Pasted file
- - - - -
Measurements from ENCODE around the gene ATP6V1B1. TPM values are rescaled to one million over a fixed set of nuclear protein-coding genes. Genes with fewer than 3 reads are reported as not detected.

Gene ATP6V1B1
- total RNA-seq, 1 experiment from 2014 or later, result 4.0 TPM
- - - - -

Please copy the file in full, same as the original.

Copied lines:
Measurements from ENCODE around the gene ATP6V1B1. TPM values are rescaled to one million over a fixed set of nuclear protein-coding genes. Genes with fewer than 3 reads are reported as not detected.

Gene ATP6V1B1
- total RNA-seq, 1 experiment from 2014 or later, result 4.0 TPM